One of my passions centers on resuscitating the careers of mostly-forgotten American women artists. I plunged in with Elizabeth Okie Paxton and her marvelous c1910 painting The Breakfast Tray, the subject of my thesis.
You can read more about Okie Paxton on the Wikipedia page I published, as well as on the cover of the Summer 2014 edition of “Art Times Journal,” an article which focuses on this provocative painting.
Below is an earlier essay, in anticipation of a 2013 talk at the New Britain Museum of American Art.
Woman with Book by William McGregor Paxton, currently hanging in the New Britain Museum of American Art Impressionist Gallery, was painted the same year as his wife Elizabeth Okie Paxton made The Breakfast Tray. The sensibilities of the two paintings could not be more different. Her provocative work, along with this very modern marriage, have been the inspiration for my current research and thesis.
To tease you further, I cannot show you an image of The Breakfast Tray here. It resides in a private collection, and I do not have permission to “publish” it on this page.
What I can share is that with The Breakfast Tray, Elizabeth Paxton invites us into a world—feminine, messy, sensual, and believable. It is full of personality. We dig into it trying to learn more about a woman who apparently was not shy, but left little record of who she was and what she cared about—so we get to do the work of getting to know her.
Paxton worked within a very traditional school of artists called the Boston School that included her husband. With her meticulous, lovely kitchen still life paintings, Paxton easily fit in the Boston School’s aesthetic, with their focus on beauty, harmony, light, color, clarity, and representations of the everyday luxurious world of Boston’s elite. She painted these still life works throughout her career, finding a ready market, so that very few of her paintings are available for public viewing in a museum.
Early in her career, she gave us The Breakfast Tray, a very daring work. It represents an interior, a favored subject by the Boston School, but it is casually disordered, middle class, and blatantly sexual. It palpates with an intimacy that makes the viewer a part of what has just happened and what will happen next.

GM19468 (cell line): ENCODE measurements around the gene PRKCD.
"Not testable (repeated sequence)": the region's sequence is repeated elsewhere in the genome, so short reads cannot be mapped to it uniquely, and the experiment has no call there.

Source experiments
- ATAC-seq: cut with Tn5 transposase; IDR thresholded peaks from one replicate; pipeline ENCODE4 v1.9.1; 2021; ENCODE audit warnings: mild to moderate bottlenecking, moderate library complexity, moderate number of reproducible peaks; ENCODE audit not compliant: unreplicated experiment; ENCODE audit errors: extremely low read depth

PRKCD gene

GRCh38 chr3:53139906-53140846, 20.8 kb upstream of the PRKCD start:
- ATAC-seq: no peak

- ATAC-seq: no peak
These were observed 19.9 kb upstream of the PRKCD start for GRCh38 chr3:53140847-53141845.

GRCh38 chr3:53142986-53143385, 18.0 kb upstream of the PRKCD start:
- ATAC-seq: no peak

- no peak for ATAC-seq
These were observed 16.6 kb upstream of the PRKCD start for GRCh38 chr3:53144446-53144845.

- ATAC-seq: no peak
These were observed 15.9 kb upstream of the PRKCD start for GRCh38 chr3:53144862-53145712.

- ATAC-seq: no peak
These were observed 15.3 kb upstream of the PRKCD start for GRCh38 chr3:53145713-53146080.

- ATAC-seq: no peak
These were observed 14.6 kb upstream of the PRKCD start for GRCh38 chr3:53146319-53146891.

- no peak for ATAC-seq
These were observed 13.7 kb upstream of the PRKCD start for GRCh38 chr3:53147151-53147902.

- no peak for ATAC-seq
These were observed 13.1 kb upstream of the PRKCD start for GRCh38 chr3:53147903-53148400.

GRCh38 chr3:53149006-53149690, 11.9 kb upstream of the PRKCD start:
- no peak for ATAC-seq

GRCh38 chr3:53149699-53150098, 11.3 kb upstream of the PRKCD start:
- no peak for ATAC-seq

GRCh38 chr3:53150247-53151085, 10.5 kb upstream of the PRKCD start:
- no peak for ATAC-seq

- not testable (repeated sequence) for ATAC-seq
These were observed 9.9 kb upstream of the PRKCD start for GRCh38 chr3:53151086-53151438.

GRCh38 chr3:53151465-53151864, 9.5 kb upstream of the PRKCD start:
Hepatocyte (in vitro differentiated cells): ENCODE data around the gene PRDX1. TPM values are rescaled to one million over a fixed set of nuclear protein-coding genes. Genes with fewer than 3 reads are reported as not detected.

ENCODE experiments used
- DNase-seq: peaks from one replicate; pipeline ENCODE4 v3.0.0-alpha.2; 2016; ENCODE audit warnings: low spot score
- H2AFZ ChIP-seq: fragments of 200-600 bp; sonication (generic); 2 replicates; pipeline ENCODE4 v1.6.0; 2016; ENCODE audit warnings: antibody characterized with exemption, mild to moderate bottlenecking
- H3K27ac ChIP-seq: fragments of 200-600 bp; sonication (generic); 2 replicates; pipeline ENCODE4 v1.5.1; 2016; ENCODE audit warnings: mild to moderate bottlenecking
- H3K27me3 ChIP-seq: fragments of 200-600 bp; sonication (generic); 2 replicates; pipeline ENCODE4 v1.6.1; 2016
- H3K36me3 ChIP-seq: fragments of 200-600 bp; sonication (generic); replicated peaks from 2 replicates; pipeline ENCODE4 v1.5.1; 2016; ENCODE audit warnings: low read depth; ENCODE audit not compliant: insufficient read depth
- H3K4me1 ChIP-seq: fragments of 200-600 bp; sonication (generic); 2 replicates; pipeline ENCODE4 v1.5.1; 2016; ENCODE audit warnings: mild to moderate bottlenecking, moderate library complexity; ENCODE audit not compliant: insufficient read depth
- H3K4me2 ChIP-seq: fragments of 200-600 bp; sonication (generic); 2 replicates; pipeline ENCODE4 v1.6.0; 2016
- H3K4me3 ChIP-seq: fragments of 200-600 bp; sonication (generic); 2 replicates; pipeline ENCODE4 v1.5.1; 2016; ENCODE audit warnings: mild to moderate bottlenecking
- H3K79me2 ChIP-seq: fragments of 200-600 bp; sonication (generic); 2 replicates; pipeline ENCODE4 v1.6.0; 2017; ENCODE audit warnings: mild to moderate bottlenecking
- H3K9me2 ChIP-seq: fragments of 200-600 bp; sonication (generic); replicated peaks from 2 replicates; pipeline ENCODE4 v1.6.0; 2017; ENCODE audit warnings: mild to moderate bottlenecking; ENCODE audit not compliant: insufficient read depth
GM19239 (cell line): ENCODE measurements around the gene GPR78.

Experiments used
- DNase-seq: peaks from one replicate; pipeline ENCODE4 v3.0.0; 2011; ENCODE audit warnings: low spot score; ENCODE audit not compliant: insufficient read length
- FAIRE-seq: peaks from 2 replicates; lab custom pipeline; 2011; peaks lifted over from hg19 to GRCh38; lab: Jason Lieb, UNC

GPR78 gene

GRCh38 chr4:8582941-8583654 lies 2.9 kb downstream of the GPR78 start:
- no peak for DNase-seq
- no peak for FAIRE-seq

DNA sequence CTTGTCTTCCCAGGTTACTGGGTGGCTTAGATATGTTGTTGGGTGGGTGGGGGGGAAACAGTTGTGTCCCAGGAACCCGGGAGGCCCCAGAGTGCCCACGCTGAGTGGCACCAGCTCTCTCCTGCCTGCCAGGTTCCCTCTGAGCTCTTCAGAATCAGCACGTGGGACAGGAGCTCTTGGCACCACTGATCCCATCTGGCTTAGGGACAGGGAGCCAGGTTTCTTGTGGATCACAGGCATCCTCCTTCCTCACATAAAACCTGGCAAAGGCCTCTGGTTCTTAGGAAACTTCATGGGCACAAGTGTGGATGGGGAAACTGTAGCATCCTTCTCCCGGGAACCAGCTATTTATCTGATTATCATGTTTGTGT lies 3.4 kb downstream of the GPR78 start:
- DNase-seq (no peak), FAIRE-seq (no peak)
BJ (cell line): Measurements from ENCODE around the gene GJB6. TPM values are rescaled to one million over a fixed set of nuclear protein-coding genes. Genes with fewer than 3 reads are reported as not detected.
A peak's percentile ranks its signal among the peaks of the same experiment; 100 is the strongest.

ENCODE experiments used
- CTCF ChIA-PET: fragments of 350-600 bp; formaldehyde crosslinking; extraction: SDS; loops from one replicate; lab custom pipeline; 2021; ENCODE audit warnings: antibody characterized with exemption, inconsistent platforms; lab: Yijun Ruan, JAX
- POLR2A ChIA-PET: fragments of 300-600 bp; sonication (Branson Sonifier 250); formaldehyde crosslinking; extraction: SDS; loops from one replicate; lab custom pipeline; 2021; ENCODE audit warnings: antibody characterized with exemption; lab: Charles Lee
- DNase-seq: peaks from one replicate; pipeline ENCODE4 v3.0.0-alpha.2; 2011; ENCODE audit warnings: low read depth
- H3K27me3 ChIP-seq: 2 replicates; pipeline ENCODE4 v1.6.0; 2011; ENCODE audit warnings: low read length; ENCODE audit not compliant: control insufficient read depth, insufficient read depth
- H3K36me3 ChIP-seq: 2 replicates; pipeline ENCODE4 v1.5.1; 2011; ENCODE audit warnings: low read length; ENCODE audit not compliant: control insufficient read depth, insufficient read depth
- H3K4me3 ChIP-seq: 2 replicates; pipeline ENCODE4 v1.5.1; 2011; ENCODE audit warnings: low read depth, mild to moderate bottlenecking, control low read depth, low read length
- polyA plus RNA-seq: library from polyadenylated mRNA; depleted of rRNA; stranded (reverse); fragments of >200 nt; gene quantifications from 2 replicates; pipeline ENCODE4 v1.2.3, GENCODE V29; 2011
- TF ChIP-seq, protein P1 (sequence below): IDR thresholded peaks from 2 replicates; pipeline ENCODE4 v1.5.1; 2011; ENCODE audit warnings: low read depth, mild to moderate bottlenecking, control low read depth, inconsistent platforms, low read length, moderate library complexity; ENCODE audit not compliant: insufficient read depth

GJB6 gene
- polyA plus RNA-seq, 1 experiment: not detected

We know that Paxton was about thirty-three years old and married when she painted The Breakfast Tray. Are we witnessing a post-coital scene with neither the artist nor her husband William Paxton still present? Is this a place where she could retreat to be on her own, in this feminized space, a place where she did not have to keep up appearances or be put-together? The intrigue of the scene and its refusal to give up any definitive answers makes us even more intrigued.
Our protagonist is a woman of the world, of her time, of her place. She lives in a city, one like Boston, that may have its ties to the old century, but also is finding its way through rapid industrialization, mass immigration, and sweeping technological innovations. A new youth culture embraces change as hope for a future very different from their parent’s world.
The implied presence of The Breakfast Tray is a New Woman. She is educated and the beneficiary of improved health care. She advocates for women’s right to vote, to work outside the home, to go to the theater unaccompanied, and to buy objects she uses to create an intimate space all her own, just as we see in The Breakfast Tray.
But hers is not a world without men. She is married, a companionate marriage that unselfishly promotes her husband’s career, even as she satisfies her own creative urge. She has a visual voice. She has no children. Her life is devoted to art—his and hers. They love and respect each other.
Could she have been more well-known had she not married? Had she not married, would she have had access to influential people and teachings that propelled her own development? Unanswerable questions again confound us.
What we are left with are a few paintings in known locations, with a stand out, The Breakfast Tray. This painting is so powerful, so personal, and so different from most of her body of work. With still life paintings that suggest order, clarity, comfort, and even opulence, Paxton produced pleasurable, appealing work. But The Breakfast Tray makes her a painter of note.
Coming so early in her productive career, we have to wonder, what if? Ultimately, “what if” is more frustrating than learning “what is.” “What is” is the opportunity to get to know Paxton better, to bring her works out of the private sphere and into the public domain. This is a task I joyfully take on and hope you’ll spread the word.